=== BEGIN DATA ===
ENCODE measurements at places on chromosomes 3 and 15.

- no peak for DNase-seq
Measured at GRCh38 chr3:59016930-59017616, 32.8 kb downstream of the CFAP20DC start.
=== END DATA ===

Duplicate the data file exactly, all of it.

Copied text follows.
ENCODE measurements at places on chromosomes 3 and 15.

- no peak for DNase-seq
Measured at GRCh38 chr3:59016930-59017616, 32.8 kb downstream of the CFAP20DC start.